Duffy: Last year, 70% of the people were opposed to the bailout. And so far, through these massive interventions, government has been able to stabilize the financial system. But you have this divergence between the real economy and the political economy. People are still hurting. Consumer confidence has not rebounded like investor confidence has. If we are right, and we are heading for the next leg down, that’s when I think all bets are off. If the political economy and some of those who got bailed out are back asking for another bailout, that’s when the backlash really starts to heat up.

For bear markets to end, they have to teach lessons. But the people who didn’t see this bus coming 2[frac12] years ago — they’re back in droves, and they’re bullish. We haven’t changed behavior, and this bear market will not end until we do.

(NOTE to Moderator: If this posting is inappropriate, please delete.)

8 posted on 01/02/2010 7:35:28 PM PST by Obadiah (Obama: Chains you can believe in!)
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To: Obadiah

Exactly the strategy I decided on about six weeks ago with minor differences.

Short the SP500 with SH, long physical Au.

For long consumer staples, HSY.


9 posted on 01/02/2010 7:59:49 PM PST by seowulf (Petraeus, cross the Rubicon.)
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To: All

marked


10 posted on 01/02/2010 8:53:36 PM PST by rbmillerjr (It's us against them...the Establishment RINOs vs rank and file...Sarah Palin or bust)
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To: seowulf
If the opinions in the article prove true, we remain with the un-answered question: Prepare for deflation followed by inflation...or the reverse?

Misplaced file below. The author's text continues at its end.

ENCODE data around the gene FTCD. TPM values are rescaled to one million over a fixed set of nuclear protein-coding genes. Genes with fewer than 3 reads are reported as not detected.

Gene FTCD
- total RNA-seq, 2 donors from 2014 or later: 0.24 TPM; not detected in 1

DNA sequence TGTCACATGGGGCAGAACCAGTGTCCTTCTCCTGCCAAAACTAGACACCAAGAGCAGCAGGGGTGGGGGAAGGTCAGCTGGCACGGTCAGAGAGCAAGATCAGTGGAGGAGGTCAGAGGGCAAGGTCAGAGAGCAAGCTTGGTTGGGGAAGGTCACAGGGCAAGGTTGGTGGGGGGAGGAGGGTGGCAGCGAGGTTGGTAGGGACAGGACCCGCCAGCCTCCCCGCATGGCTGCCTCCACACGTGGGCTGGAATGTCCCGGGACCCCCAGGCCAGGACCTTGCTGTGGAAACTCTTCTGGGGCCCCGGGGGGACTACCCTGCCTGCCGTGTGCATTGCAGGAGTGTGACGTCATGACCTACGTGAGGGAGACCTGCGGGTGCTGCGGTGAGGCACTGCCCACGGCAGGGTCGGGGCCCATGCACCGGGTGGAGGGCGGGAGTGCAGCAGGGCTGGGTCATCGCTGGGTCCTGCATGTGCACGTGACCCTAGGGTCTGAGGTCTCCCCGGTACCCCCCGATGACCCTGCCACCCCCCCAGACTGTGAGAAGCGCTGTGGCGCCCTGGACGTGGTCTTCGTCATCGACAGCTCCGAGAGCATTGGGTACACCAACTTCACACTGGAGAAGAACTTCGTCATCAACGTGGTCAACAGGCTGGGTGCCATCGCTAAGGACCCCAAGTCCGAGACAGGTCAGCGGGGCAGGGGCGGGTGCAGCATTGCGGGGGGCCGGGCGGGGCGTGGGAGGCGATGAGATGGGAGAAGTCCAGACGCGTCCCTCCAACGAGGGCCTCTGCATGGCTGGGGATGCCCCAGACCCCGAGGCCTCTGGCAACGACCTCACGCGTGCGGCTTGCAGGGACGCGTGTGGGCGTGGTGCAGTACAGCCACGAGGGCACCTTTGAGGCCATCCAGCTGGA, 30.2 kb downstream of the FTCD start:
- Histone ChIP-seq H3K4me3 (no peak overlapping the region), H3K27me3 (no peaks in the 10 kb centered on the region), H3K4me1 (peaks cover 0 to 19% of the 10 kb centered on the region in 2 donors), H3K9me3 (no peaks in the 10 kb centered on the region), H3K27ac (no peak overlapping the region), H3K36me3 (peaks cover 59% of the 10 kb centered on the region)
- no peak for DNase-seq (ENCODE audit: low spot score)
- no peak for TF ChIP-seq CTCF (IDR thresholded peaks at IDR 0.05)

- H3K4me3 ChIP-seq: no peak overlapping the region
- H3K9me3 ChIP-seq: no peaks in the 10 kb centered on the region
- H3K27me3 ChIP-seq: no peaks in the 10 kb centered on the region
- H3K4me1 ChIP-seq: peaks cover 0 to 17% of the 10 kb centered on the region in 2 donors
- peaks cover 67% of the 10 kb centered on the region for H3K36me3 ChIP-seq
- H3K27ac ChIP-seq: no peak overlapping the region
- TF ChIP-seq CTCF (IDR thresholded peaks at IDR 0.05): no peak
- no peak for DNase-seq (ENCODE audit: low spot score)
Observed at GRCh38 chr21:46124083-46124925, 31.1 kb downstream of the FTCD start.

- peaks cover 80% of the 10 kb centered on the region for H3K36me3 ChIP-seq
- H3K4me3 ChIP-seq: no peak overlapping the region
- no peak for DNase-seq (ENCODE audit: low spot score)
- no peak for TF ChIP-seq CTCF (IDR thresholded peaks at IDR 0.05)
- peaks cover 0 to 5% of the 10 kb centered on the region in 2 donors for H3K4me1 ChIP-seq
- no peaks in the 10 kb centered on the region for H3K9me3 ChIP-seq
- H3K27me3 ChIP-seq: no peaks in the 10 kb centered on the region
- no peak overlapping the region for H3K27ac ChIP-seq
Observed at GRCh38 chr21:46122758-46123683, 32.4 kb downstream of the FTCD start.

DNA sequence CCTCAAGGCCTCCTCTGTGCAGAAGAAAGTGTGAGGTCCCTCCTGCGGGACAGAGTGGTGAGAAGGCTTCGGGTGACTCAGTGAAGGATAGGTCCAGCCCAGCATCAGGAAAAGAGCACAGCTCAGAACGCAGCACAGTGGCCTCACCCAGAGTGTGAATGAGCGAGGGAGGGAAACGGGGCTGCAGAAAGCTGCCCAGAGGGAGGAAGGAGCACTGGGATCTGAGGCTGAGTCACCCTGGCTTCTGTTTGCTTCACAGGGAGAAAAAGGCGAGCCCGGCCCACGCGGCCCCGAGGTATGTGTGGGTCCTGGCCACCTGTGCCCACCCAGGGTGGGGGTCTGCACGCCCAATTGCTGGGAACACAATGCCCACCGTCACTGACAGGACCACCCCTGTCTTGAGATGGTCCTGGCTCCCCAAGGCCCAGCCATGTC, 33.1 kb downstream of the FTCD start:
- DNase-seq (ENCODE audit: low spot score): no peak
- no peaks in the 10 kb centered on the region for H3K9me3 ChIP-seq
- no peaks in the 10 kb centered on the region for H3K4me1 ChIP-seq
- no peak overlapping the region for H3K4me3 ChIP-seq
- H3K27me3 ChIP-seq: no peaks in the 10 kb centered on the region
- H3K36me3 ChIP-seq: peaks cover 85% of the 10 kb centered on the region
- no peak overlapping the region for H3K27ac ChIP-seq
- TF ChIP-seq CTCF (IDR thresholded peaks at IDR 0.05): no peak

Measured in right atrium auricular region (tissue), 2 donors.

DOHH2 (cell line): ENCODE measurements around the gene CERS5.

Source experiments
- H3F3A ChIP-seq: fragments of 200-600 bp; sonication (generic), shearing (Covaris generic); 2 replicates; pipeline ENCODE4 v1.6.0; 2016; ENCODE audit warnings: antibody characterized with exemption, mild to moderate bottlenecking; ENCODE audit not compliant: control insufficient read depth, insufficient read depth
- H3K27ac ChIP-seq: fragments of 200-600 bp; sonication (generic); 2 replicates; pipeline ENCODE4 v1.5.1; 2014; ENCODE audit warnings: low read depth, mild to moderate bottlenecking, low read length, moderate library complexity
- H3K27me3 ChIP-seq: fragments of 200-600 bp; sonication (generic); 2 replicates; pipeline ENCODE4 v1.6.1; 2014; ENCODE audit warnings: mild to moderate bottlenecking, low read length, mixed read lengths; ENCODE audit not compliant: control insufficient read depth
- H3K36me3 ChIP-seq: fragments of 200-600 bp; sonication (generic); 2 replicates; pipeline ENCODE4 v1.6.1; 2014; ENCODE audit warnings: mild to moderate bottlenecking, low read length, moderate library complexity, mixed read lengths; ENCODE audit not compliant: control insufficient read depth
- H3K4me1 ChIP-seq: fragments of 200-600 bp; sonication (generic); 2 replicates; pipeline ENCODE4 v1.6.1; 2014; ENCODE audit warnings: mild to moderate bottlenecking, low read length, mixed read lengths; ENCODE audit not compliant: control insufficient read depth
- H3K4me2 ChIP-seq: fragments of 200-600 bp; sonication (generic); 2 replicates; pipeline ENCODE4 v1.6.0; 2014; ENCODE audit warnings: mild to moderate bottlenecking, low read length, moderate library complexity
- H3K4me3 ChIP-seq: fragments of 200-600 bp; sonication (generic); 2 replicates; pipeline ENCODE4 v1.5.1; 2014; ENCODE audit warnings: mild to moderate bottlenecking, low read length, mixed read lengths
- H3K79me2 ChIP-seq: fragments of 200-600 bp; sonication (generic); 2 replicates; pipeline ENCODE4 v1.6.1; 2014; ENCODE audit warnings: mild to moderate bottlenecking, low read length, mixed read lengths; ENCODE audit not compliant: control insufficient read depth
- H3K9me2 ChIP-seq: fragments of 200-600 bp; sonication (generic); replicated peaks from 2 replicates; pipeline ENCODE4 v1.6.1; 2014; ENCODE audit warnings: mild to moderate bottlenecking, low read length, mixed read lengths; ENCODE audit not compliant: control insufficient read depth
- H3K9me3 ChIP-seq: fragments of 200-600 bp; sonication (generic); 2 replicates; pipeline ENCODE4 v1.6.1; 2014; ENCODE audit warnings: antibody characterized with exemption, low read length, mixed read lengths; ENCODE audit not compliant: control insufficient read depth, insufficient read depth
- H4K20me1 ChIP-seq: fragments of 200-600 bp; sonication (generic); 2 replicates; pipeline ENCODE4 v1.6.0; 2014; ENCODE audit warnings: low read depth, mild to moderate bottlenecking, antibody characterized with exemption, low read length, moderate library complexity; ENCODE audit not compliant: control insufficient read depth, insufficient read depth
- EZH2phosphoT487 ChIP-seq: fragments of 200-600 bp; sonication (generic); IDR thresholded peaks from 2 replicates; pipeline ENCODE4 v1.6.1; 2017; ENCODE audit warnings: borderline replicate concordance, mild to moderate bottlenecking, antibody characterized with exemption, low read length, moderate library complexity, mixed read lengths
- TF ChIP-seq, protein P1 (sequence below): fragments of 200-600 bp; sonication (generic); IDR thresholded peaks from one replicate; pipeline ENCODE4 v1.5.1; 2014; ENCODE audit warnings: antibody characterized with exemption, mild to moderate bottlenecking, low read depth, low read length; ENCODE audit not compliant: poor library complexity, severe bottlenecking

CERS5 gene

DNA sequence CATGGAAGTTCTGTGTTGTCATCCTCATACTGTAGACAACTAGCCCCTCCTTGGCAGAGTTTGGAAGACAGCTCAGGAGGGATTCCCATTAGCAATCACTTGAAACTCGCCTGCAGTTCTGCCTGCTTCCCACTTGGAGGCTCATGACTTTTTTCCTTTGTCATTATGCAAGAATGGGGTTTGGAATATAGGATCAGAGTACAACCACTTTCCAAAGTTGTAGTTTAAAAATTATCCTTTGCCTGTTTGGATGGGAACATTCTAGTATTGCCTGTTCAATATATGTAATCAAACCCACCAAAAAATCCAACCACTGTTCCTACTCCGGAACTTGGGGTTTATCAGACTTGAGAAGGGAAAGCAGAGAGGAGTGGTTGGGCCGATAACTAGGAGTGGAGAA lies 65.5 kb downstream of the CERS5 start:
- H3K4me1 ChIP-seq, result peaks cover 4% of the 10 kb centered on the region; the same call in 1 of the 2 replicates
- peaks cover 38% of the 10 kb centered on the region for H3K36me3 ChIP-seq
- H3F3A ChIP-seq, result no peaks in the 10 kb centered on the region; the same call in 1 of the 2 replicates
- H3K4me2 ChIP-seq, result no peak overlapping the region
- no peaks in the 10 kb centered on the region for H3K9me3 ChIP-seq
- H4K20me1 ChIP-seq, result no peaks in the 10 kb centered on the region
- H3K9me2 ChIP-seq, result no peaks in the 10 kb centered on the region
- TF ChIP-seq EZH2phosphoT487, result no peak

Buy gold at $1,150 to see it drop to $425 in a -10% deflation, or will it rise to $2,700 as the Fed continues to buy Treasuries?

I'm leaning toward cash in the near-term. As things become clearer I'll act.

11 posted on 01/02/2010 10:08:47 PM PST by Mariner
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To: VRWC For Truth

Be sure to post a link to your no-brainer asset management fund.

I love a sure thing. Shooting fish in the barrel etc.


12 posted on 01/02/2010 11:42:22 PM PST by dblup
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To: ExTexasRedhead; justiceseeker93; traderrob6; OL Hickory; socialismisinsidious; trlambsr; Altera; ...

Fixed. Thanks Obadiah.


13 posted on 01/03/2010 7:28:11 AM PST by RobinMasters
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To: Obadiah
"Speaking of a backlash, we now have Goldman managers toting guns to protect themselves from populist rage. At what point will society demand some sort of change from the government ?"

Starting two months ago, I have a gun on me everywhere I go.

14 posted on 01/03/2010 7:46:30 AM PST by blam
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To: RobinMasters

Bookmarked.


15 posted on 01/03/2010 8:17:35 AM PST by Plutarch
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To: Mariner

I’m not “all in” on anything either and I’m trying to hedge enough to not get killed if I guess wrong. I’m not a buyer of Au at these prices, just holding (from the $260’s/oz and high $700’s/oz).

Stagflation similar to the late 70’s is my bet, but who knows?

As for me, I see risk in having all cash on the sidelines because I may not see it coming whatever it happens to be. I think when things become clearer it may already be too late to make a move.


16 posted on 01/03/2010 11:13:49 AM PST by seowulf (Petraeus, cross the Rubicon.)
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To: Mariner
If the opinions in the article prove true, we remain with the un-answered question: Prepare for deflation followed by inflation...or the reverse? Buy gold at $1,150 to see it drop to $425 in a -10% deflation, or will it rise to $2,700 as the Fed continues to buy Treasuries? I'm leaning toward cash in the near-term. As things become clearer I'll act.

Indeed. That's where I'm at too. Cash in the term term and wait and see. Be ready to go short against the market and maybe a few specific losers like McClatchy, and possibly go long on things like consumer basics like Walmart.

At this time, the picture is too confusing with both future deflationary and inflationary forces set to go into action. And of course no one else has an answer either for this very reason.

For sure though, I can't make any sense of why the current market is so pumped up, as I simply don't see the massive future economic growth that such levels would portend. In fact, it's easy to see a large number of forces likely to make things even worse than now.

17 posted on 01/03/2010 1:18:43 PM PST by catnipman (Cat Nipman: Made from The Right Stuff)